Description for Capscium green
Bell peppers are one of the most popular vegetables grown in home gardens. The bell pepper is native to Central and North America and is easy to grow. There is now a much wider variety of peppers to choose from with different colours and even different shapes.
Peppers are a tender, warm-season crop. They resist most pests and offer something for everyone: spicy, sweet or hot, and a variety of colors, shapes and sizes. For this page, we will focus on sweet bell peppers.
Common name(s): ornamental pepper, Bell pepper,Paprika, Capsicum annuum, Indian name Shimala mirch
Flower colours: white
Bloom time: Year round
Max reacahble height: 1 to 3 feet
Difficulty to grow:: Easy to grow
Planting and care
Start seeds indoors 8-10 weeks before last spring frost date.
The temperature must be at least 70 degrees F for seed germination, so keep them in a warm area for the best and fastest results.
Start pepper seeds three to a pot, and thin out the weakest seedling. Let the remaining two pepper plants spend their entire lives together as one plant.
The leaves of two plants help protect peppers against sunscald, and the yield is often twice as good as two segregated plants. Begin to harden off plants about 10 days before transplanting. A week before transplanting, introduce fertilizer or aged compost in your garden soil.
After the danger of frost has passed, transplant seedlings outdoors, 18 to 24 inches apart (but keep paired plants close to touching.)
Soil should be at least 65 degrees F, peppers will not survive transplanting at temps any colder. Northern gardeners can warm up the soil by covering it with black plastic.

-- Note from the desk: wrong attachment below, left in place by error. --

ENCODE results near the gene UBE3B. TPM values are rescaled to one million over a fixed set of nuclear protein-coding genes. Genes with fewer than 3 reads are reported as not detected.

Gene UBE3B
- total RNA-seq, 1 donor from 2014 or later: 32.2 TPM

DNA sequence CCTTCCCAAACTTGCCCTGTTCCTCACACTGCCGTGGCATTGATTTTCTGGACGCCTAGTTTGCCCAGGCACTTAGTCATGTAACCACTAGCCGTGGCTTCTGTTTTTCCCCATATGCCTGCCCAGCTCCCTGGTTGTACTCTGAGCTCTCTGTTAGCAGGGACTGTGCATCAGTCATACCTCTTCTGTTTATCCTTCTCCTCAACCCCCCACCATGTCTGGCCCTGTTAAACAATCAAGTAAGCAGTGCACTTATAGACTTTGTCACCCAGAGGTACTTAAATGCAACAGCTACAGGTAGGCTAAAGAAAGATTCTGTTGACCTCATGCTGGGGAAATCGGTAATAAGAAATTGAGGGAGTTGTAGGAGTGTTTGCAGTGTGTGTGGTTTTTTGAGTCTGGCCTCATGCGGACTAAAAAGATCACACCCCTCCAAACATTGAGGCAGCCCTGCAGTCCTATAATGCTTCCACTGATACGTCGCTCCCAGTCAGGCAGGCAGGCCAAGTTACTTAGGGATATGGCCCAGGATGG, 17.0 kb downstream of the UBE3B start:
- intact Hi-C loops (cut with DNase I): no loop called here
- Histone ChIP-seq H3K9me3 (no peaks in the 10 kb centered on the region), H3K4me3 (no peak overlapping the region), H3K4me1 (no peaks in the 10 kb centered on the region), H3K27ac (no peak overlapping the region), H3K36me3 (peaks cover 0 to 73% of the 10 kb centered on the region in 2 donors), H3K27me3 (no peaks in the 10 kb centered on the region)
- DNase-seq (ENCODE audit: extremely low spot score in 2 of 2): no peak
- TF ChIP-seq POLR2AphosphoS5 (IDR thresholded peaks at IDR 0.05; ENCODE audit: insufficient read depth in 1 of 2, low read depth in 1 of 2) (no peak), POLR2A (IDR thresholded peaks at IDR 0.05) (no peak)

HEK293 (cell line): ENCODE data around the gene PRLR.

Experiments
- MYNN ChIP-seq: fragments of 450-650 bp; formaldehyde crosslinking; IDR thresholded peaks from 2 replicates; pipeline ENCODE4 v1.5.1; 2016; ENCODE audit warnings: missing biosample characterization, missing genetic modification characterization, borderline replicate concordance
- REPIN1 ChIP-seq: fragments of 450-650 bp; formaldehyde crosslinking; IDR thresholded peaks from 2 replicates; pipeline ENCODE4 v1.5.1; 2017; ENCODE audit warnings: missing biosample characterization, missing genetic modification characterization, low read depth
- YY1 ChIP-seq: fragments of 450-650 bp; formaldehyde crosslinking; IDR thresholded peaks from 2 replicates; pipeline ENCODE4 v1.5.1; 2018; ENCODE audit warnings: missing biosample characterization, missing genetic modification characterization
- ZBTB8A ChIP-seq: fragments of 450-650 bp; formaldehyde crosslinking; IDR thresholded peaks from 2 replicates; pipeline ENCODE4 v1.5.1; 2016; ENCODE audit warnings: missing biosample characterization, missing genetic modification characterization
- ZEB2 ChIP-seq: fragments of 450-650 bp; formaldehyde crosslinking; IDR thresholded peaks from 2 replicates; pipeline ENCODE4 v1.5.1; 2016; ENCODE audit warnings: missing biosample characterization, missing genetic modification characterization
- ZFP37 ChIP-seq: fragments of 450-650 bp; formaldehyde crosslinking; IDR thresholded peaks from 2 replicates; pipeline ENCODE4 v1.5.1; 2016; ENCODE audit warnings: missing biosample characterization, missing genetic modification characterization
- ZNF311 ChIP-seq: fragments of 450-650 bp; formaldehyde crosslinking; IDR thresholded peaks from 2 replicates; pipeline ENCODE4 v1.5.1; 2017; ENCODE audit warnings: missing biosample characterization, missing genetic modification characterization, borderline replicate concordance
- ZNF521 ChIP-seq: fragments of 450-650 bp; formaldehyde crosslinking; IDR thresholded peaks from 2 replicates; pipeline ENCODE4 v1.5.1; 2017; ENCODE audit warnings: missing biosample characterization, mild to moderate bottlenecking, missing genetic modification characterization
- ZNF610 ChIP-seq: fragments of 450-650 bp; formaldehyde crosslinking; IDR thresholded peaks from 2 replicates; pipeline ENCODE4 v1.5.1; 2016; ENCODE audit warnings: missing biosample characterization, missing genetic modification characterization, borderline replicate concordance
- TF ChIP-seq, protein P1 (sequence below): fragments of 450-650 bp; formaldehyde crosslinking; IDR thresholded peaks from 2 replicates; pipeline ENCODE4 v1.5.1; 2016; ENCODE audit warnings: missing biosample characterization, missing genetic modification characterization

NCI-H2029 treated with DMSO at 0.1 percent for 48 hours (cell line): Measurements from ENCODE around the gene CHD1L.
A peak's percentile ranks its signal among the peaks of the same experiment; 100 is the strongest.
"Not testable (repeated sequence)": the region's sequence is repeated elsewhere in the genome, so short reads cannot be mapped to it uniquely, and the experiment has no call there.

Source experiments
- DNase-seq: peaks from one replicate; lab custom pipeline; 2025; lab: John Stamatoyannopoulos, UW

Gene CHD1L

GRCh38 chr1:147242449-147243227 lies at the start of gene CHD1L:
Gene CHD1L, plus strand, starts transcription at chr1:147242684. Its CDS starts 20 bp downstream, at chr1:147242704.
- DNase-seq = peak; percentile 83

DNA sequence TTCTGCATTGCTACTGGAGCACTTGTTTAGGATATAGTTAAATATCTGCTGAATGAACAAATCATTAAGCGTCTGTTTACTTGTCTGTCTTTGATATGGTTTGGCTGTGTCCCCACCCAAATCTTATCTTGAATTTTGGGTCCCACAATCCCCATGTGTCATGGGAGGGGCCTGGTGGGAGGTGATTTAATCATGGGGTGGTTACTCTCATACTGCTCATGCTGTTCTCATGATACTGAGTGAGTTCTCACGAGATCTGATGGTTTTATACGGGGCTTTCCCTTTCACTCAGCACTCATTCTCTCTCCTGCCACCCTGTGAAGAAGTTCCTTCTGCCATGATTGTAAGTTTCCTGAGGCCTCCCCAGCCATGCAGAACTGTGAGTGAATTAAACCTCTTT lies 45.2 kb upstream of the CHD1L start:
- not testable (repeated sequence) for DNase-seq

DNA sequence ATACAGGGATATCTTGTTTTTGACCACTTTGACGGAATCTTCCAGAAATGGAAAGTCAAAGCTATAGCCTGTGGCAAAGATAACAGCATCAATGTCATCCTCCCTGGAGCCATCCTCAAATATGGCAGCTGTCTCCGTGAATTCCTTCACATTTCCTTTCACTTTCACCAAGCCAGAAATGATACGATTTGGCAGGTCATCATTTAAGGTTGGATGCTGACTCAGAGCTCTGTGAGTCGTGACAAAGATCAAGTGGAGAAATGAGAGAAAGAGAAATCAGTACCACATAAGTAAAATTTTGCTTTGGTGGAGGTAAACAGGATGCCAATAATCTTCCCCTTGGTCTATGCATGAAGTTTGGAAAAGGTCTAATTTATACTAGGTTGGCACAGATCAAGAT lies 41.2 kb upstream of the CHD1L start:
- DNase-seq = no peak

Put two or three matchsticks in the hole with each plant, along with about a teaspoon of fertilizer. They give the plants a bit of sulfur, which they like
Sunlight: partial sun
Soil: Loamy with neutral pH
Temperature: 18Â°C and 35Â°C.
Fertilizer: Apply any organic manure
Caring for Capscium green
- Soil should be well-drained, but maintain adequate moisture either with mulch or plastic covering.
- Water one to two inches per week, but remember peppers are extremely heat sensitive. If you live in a warm or desert climate, watering everyday may be necessary.
- Fertilize after the first fruit set. Weed carefully around plants.
- If necessary, support plants with cages or stakes to prevent bending.
- Try commercially available cone-shaped wire tomato cages.
- They may not be ideal for tomatoes, but they are just the thing for peppers. For larger fruit, spray the plants with a solution of one tablespoon of Epsom salts in a gallon of water, once when it begins to bloom, and once ten days later.
Capsicum will be ready for harvest about 2 months from planting.
Typical uses of Capscium green
For maximum flavour, eat peppers on the same day they are picked. You can also leave them on a kitchen counter for a day or two to ripen further.
Do not place peppers in the crisper drawer or in plastic wrap or bags in the refrigerator. Peppers are warm-weather fruits and do not store well in cold temperatures. If you have too many peppers, consider the following storage options.
Culinary use: Can be sliced and seeded and used raw in salads.
Ornamental use: NA
The fruit of the capsicum plant is used to make medicine. Capsicum is used for various problems with digestion including upset stomach, intestinal gas, stomach pain, diarrhoea, and cramps.
Note: Use only after consulting the specialist.